Vietnam’s agricultural production has gradually entered the global supply chain, according to the Vietnam Logistics Institute (VLI).
Speaking at a seminar on improving the supply chain for export products preserved in cold and frozen storages held in Ho Chi Minh City recently, Thomas Nguyen, a lecturer at the VLI, said more and more farmers produced products following orders from overseas buyers instead of selling only what they have.
Many farms produce following international standards, he said, adding that they had invested in building cold warehouses right at their farms to preserve their fruits better so as to keep them fresh longer in foreign supermarkets.
Delegates at the seminar said growth in export-import activities as well as an expansion in internal trade had led to increasing demand for logistics services.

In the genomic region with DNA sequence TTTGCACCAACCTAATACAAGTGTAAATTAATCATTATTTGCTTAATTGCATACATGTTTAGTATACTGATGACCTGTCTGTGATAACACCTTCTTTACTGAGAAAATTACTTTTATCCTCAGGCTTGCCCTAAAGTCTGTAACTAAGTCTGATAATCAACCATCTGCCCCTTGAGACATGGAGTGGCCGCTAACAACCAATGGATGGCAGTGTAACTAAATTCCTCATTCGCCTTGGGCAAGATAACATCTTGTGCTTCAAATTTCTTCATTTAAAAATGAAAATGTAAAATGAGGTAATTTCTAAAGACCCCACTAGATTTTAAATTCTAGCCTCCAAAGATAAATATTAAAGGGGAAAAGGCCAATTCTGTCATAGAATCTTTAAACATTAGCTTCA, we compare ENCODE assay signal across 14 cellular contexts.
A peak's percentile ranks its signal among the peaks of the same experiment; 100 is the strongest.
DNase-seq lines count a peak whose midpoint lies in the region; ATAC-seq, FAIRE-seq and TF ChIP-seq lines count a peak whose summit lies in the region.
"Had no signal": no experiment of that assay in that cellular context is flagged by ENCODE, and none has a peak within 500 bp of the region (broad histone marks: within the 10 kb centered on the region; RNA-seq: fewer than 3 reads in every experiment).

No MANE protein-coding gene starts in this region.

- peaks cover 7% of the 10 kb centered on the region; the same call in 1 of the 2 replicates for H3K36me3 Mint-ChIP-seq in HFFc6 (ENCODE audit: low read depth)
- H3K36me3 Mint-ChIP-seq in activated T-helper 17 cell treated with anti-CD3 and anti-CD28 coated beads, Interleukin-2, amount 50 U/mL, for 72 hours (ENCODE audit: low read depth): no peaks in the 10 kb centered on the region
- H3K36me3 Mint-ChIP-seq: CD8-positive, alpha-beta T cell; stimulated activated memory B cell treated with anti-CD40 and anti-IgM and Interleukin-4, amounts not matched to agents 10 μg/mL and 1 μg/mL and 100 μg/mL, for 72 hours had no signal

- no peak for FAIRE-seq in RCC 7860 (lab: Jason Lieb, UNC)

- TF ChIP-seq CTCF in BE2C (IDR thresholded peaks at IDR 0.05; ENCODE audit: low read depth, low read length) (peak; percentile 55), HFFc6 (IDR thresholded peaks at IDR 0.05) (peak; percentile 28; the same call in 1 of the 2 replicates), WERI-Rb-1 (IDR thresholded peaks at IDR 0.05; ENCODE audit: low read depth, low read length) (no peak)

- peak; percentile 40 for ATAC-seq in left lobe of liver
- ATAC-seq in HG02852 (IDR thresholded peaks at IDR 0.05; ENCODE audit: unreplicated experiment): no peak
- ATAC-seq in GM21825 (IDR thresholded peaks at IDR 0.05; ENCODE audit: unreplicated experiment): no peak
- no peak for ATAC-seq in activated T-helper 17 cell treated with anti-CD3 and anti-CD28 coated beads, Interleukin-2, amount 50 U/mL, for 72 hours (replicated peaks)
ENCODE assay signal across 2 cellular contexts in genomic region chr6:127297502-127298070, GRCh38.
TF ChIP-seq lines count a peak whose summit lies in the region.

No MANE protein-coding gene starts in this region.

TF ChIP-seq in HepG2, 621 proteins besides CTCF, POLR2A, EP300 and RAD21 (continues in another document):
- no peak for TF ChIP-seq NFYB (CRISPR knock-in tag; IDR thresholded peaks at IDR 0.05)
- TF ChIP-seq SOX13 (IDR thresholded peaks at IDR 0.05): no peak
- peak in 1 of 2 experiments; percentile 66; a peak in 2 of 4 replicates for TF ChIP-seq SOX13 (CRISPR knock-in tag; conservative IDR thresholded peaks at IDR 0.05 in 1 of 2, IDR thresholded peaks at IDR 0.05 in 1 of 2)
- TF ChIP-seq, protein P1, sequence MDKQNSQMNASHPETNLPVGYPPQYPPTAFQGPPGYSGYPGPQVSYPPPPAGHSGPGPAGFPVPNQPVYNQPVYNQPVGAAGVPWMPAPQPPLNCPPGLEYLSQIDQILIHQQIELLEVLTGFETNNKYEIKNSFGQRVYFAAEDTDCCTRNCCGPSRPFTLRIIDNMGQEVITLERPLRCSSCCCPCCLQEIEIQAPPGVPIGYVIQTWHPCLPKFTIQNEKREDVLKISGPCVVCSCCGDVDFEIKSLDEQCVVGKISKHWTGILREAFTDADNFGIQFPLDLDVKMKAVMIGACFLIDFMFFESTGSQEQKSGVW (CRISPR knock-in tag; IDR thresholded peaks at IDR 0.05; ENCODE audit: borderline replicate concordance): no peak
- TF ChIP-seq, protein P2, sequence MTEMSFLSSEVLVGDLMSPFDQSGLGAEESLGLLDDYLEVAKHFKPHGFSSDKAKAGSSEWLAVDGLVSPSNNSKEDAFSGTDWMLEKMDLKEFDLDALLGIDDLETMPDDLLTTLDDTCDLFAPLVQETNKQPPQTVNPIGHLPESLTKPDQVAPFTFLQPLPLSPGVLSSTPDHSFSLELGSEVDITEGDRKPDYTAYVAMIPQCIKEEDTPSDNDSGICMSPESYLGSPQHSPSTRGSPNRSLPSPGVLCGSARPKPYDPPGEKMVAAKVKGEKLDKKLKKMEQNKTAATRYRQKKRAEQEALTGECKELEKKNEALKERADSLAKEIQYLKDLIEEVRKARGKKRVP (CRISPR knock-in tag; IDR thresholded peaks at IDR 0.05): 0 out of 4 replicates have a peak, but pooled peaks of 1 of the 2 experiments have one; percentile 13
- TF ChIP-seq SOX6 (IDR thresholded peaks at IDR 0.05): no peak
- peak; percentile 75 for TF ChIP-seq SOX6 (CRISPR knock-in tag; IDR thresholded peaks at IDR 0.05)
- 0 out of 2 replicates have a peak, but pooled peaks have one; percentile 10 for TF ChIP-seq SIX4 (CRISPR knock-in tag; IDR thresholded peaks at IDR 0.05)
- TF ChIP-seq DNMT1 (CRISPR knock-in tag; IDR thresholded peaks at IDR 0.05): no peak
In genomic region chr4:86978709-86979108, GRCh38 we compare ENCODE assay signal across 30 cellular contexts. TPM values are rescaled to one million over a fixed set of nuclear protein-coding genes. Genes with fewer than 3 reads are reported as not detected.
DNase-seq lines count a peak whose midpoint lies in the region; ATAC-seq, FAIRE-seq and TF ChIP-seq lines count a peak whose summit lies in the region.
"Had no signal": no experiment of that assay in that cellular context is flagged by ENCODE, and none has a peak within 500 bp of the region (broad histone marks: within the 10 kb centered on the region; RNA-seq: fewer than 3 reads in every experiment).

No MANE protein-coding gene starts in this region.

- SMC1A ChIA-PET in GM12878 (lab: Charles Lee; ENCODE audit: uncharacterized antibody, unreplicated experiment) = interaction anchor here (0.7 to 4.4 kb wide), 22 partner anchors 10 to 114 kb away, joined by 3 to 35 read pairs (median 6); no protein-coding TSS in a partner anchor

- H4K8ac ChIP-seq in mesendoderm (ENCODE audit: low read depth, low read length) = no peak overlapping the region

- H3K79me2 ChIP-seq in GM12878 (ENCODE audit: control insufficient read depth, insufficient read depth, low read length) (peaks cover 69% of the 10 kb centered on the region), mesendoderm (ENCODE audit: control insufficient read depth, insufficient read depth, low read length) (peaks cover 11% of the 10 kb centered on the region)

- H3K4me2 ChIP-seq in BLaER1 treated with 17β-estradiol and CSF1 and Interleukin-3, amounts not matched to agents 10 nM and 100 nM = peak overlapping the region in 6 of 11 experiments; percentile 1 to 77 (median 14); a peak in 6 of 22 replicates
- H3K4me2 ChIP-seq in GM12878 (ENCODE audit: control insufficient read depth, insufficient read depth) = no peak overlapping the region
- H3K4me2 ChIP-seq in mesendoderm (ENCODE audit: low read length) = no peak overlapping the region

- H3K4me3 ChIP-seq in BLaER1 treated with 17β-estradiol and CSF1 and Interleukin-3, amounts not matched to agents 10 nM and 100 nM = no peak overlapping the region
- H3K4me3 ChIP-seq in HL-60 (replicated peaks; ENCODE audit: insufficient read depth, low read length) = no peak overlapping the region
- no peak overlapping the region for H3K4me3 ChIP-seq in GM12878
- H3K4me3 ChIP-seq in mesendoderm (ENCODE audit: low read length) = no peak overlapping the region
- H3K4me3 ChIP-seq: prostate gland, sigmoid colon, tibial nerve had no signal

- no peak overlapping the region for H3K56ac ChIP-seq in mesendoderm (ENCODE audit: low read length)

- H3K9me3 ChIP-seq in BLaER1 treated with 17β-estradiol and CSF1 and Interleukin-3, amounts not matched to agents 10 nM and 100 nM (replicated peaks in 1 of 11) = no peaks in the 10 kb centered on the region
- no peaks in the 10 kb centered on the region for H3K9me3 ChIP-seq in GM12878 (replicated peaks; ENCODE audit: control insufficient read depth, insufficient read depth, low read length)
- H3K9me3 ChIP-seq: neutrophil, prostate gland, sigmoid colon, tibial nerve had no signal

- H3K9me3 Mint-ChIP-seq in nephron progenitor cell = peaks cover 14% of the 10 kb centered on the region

Enhancing supply chain quality and management is a must, they said.
A synchronous supply chain will not only bring higher efficiency for production and trading but also contribute to the country’s economic growth.
Nguyen Thi Thuy Duong, another VLI’s lecturer, said enterprises should have the right awareness about the role of logistics in export competitiveness.
To improve competitiveness, Vietnamese import-export firms should access outsourcing logistics services as well as negotiate with potential logistics services providers to map out a proper transportation plan.
Organised by the Vietnam Trade Promotion Agency, the seminar was part of the programme to improve export competitiveness for Vietnam’s small and medium-sized enterprises via a local trade promotion system funded by the Swiss Government.
Fresh fruits, tra (catfish), pepper, tuna, tea, litchi are among sectors that are beneficiaries under the programme, with a focus on consulting export logistics since logistics remained a weakness at most firms in these sectors./.